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The Complete Compost Gardening Guide: Banner batches, grow heaps, comforter compost, and other amazing techniques for saving time and money, and producing ... most flavorful, nutritous vegetables ever. Kindle Edition
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About the Author
Barbara Pleasant has written about organic gardening and self-sufficient living for more than 30 years. Her books include Starter Vegetable Gardens, The Complete Compost Gardening Guide, The Complete Houseplant Survival Manual, The Gardener's Bug Book, The Gardener's Weed Book, and The Gardener's Guide to Plant Diseases. --This text refers to the hardcover edition.
From the Back Cover
- ASIN : B003PGQK82
- Publisher : Storey Publishing, LLC (13 February 2008)
- Language : English
- File size : 48420 KB
- Text-to-Speech : Enabled
- Enhanced typesetting : Enabled
- X-Ray : Not Enabled
- Word Wise : Not Enabled
- Print length : 318 pages
- Best Sellers Rank: 968,915 in Kindle Store (See Top 100 in Kindle Store)
- Customer Reviews:
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Top reviews from other countries
I'm new to composting and have a small garden where I grow some veg. I like to re-use waste from the garden and from my kitchen and make use of it. Our council also run out of green bins and advised I compost my garden waste instead of sending it in a green bin for the council to collect. I was looking for a book to find out more what i can and cannot compost, and some practical advise. I do have a life otherwise, job, kids etc. so not really enough time to have "hospital" compost and whatever else and spend my life doing it.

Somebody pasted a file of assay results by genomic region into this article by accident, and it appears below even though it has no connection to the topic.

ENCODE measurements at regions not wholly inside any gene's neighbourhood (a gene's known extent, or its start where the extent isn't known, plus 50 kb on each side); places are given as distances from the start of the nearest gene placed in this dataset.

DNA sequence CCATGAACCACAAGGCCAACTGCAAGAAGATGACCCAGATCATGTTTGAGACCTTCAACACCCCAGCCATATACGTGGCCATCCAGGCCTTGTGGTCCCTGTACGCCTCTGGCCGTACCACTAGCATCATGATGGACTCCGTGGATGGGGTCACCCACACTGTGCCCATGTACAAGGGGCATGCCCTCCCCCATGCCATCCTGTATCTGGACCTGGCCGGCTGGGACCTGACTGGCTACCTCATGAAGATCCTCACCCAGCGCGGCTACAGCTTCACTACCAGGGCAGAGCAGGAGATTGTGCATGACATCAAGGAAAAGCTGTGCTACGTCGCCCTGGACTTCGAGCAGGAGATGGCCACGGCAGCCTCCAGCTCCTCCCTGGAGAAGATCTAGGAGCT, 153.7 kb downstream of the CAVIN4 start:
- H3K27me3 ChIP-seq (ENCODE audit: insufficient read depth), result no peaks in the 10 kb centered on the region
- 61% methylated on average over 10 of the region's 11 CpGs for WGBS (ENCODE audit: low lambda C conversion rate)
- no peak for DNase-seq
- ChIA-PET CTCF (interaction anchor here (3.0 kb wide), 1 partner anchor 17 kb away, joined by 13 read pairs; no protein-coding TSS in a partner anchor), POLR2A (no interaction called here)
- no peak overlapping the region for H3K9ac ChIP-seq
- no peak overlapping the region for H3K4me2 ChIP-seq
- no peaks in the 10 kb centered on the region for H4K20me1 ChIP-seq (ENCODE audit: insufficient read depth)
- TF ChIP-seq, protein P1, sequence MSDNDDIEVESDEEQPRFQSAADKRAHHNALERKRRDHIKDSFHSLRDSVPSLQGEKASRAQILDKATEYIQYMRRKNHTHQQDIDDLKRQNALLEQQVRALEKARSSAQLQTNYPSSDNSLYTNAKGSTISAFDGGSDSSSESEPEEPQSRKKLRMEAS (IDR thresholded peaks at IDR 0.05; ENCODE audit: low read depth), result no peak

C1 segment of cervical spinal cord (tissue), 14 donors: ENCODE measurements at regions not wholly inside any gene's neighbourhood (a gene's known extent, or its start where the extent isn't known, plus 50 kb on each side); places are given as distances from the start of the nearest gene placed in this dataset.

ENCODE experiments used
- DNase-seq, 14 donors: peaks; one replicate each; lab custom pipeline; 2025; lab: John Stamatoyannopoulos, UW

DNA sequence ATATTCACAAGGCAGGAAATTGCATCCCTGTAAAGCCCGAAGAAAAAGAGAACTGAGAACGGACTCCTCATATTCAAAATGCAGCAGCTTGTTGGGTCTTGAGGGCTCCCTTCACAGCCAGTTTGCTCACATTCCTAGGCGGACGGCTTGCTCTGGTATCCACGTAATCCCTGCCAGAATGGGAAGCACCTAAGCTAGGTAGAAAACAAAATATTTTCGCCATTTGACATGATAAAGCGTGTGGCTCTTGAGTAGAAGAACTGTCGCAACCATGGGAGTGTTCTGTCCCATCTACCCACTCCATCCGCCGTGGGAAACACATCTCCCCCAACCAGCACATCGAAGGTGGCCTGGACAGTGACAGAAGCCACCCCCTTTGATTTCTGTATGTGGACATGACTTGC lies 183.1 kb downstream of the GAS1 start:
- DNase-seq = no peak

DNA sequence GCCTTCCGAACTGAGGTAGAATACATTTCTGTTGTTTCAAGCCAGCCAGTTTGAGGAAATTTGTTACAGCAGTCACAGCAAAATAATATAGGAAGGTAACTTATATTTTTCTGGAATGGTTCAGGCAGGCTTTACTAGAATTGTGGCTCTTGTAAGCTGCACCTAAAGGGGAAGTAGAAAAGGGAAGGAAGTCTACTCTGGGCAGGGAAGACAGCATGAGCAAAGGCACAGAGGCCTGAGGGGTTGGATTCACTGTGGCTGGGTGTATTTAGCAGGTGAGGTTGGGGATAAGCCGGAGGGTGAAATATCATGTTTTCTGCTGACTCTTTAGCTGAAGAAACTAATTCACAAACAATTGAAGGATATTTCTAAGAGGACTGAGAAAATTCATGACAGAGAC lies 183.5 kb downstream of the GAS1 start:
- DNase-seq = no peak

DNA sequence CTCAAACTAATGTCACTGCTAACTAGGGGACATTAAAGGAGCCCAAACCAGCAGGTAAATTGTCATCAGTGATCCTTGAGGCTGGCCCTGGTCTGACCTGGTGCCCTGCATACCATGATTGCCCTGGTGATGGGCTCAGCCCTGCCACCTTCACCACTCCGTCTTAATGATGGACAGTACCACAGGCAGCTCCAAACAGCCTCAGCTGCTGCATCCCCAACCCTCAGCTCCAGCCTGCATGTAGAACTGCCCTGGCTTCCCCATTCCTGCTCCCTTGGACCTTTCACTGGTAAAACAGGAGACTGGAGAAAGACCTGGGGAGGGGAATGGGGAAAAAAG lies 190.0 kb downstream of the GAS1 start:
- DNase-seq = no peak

This is a bible on composting - but not for me. It's a great book, hence the 4 starts but not for the average gardener. It has extensive explanation about how to collect manure, have several heaps and holes etc. to compost in. It also has a whole chapter about growing weird stuff like wheat (obviously not weird but not for the average gardener to grow in a raised bed). I just want to know what to do with some of the weed I pick up, basic stuff like that - which is probably buried somewhere within the book.
I found no useful information in here whatsoever. Sorry, my copy is going back and I hope someone can make more use of it. I think it's perfect if you spend every day in your farm, small holding or allotment and willing to spend a lot of time and effort on your compost. I just have a little bin.
The other thing that I found irritating was the twee names used for different ways to make your compost. It was a deliberate choice, as the author explains (rather late on), intended to demystify and lighten up the usually over-serious tone of other gardening books. While I applaud the attempt to make this important subject more accessible, for me this method did the opposite.
However, I did gain exposure to a lot of new knowledge but feel that I need to read it again as the above-mentioned aspects made it less clear -for me- than I would have liked.